On November 8-9, 2012, Dr. Janet Giltrow, Associate Dean of Arts at UBC, addressed how professors can promote writing as a way for students to participate in the research-intensive culture of the university, regardless of discipline. This symposium was geared to faculty members, administrators, and all those interested in helping students use writing, not just as a means to record ideas, but as a process for the development of critical thinking skills.
Dr. Giltrow lead three events, described below.
- Keynote presentation
- Workshop I: Responding to undergraduate student writing
- Workshop II: Supervision of graduate writing
It is commonplace to call for communication skills, and commonsense to think of writing as a skill, and then a teachable skill, and then to have a course. Writing courses are commonplace in curriculum across Canada. And people still call for communication skills. This talk suggests ways of setting aside the idea of writing as a skill, and introducing new terms to the talk about writing and curriculum. New terms open the prospect of distributing writing-related learning outcomes throughout the curriculum and doing so by cultivating the activities indigenous to research culture itself.
‘Marking’ can be one of the most time-consuming of a university teacher’s responsibilities – and one of the least productive. Do students learn from your comments? Or do they go right to the grade and ignore the remarks? Do they reflect on summative end-comments? Or have they heard it all before? (You need to work on your organisation …. Your ideas are good, but ….)
This workshop offers an alternative approach: a readerly, collegial means of responding to student work. Derived from the ‘think-aloud protocol,’ these techniques of response represent readers’ real-time, on-the-ground experience of their encounter with the text – the most valuable information a writer can get.
Expected to take their thinking and writing towards professional audiences, graduate students are also still answerable to their supervisors as their teachers. Expected to guide their students towards those professional audiences, graduate teachers are also answerable to some half-way genres: the seminar presentation, for example, or the candidacy paper or prospectus defence. This workshop will point to some of the potential sticking points amongst these transitional genres, and ask workshop participants to identify others. Referring to principles introduced in the keynote talk, the workshop will develop graduate-specific principles for addressing the impasses along the route from student to profession writing in the research disciplines.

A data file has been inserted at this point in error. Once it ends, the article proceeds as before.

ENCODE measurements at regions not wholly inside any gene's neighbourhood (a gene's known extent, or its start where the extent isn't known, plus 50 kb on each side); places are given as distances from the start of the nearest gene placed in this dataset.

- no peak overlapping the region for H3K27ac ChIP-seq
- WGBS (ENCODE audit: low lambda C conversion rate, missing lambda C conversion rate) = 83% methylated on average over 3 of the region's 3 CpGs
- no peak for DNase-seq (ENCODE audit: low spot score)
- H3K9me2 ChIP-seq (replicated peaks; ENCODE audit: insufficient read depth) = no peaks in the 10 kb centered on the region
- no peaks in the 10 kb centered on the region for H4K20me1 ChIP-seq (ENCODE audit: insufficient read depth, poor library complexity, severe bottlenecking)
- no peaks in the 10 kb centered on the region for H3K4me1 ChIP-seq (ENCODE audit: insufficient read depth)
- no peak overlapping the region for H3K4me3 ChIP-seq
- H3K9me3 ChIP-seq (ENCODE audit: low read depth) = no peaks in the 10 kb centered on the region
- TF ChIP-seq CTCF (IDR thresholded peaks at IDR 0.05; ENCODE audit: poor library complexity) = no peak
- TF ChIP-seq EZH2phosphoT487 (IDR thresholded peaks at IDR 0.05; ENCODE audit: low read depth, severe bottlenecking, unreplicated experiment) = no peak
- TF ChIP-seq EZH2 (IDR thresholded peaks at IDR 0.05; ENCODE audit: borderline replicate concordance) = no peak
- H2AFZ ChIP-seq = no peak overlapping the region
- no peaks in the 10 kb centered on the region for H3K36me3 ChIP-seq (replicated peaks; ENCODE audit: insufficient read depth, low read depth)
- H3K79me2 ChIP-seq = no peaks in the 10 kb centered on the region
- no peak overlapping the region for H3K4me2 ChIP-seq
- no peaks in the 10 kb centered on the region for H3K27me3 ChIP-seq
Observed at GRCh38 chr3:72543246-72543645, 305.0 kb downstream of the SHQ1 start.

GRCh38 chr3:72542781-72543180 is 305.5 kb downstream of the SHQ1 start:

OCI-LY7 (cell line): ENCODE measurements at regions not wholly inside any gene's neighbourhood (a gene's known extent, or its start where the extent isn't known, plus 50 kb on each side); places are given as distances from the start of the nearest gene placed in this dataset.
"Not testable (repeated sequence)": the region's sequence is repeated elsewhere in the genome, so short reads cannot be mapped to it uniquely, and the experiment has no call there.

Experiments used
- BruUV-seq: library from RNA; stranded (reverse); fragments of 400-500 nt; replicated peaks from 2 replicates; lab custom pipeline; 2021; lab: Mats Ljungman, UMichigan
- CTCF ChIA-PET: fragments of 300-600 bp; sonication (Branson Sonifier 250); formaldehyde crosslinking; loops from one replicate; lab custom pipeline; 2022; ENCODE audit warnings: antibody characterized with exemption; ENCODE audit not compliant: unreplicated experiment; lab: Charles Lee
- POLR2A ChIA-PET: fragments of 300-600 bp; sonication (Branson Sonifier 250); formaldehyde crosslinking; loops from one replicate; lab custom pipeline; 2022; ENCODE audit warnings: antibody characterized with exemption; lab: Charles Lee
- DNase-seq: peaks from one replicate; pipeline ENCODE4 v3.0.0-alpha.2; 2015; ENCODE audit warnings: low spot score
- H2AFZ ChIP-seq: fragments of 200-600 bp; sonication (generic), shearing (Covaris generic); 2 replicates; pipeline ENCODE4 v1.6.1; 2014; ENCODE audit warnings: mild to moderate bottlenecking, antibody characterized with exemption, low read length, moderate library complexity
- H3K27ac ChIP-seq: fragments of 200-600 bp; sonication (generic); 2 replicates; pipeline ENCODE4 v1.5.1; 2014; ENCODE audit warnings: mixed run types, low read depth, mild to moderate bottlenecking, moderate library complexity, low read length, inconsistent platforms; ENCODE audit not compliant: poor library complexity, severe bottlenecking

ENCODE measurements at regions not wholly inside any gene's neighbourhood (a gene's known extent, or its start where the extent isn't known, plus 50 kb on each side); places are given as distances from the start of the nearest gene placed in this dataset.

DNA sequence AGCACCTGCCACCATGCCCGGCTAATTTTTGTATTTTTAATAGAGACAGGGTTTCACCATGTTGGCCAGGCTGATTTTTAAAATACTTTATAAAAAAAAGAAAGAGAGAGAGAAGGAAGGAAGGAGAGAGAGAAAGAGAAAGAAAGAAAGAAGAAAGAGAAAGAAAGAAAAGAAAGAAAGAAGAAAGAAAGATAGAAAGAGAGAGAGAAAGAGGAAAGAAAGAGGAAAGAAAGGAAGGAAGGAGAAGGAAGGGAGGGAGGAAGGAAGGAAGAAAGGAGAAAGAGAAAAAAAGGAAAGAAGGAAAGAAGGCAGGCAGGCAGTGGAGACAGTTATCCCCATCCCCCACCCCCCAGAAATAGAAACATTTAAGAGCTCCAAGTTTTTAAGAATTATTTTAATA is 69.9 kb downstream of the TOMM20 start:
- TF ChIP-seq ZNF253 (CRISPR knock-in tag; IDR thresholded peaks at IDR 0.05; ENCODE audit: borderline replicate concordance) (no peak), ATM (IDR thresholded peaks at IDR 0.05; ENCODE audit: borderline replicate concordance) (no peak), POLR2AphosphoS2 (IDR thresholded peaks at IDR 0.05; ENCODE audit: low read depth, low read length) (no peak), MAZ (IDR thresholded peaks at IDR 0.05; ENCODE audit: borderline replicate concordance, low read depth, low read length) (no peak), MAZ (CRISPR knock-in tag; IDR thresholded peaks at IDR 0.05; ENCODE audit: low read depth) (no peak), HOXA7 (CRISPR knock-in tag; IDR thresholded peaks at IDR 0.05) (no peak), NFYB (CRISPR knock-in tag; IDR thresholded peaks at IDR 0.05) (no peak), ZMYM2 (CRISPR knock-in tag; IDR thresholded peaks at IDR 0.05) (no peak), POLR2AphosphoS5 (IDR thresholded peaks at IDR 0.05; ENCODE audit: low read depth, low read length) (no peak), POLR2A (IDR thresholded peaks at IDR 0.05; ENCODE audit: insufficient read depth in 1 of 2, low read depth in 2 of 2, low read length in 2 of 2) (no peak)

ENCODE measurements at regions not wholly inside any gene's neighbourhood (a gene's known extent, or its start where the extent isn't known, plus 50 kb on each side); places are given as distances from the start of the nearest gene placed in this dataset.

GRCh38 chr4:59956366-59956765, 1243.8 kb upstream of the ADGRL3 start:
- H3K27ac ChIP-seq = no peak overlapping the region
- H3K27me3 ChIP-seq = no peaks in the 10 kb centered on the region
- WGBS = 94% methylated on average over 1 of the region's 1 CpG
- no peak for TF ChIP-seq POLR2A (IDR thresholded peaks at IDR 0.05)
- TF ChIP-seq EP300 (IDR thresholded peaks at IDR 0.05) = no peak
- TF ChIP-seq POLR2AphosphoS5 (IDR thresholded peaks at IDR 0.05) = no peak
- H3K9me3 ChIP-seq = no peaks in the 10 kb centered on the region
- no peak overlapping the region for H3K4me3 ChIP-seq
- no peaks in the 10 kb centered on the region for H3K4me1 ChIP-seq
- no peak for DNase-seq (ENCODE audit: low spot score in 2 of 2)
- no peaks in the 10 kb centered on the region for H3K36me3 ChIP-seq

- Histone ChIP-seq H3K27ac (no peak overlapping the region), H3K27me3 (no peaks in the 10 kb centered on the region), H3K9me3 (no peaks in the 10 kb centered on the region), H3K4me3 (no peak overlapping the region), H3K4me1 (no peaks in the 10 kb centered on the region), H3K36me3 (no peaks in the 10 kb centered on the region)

Dr. Janet Giltrow is Professor in the Department of English and, since 2007, Associate Dean of Arts at the University of British Columbia. Taking rhetorical and linguistic approaches to discourse studies, she has published extensively on literary and non-literary stylistics; genre theory; ideologies of language; and academic writing, including two textbooks (Academic Writing: Writing and Reading in the Disciplines, 3rd ed. 2001; Introduction to Academic Writing 2nd ed. 2010). Her most recent publications include Genres in the Internet, ed. with D. Stein (2009), “Genre as Difference: the sociality of syntactic variation” (2010), “‘Curious Gentlemen’”: The Hudson’s Bay Company and the Royal Society, Business and Science in the Eighteenth Century” (2012), “The Pragmatics of Genre on the Internet” (forthcoming 2013). As Associate Dean, she has administered major changes to admissions to Arts, including the introduction of Broad-Based Admissions; changes to degree requirements, namely introduction of the Writing and Research Requirement; changes to curriculum development processes. Curriculum renewal is one of her principal interests as an administrator and as a scholar and teacher.
This event was co-hosted by Teaching and Learning Services, the McGill Writing Centre, the McGill Library, and Graduate and Postdoctoral Studies.
If you have any questions, please do not hesitate to contact eva.dobler [at] mcgill.ca.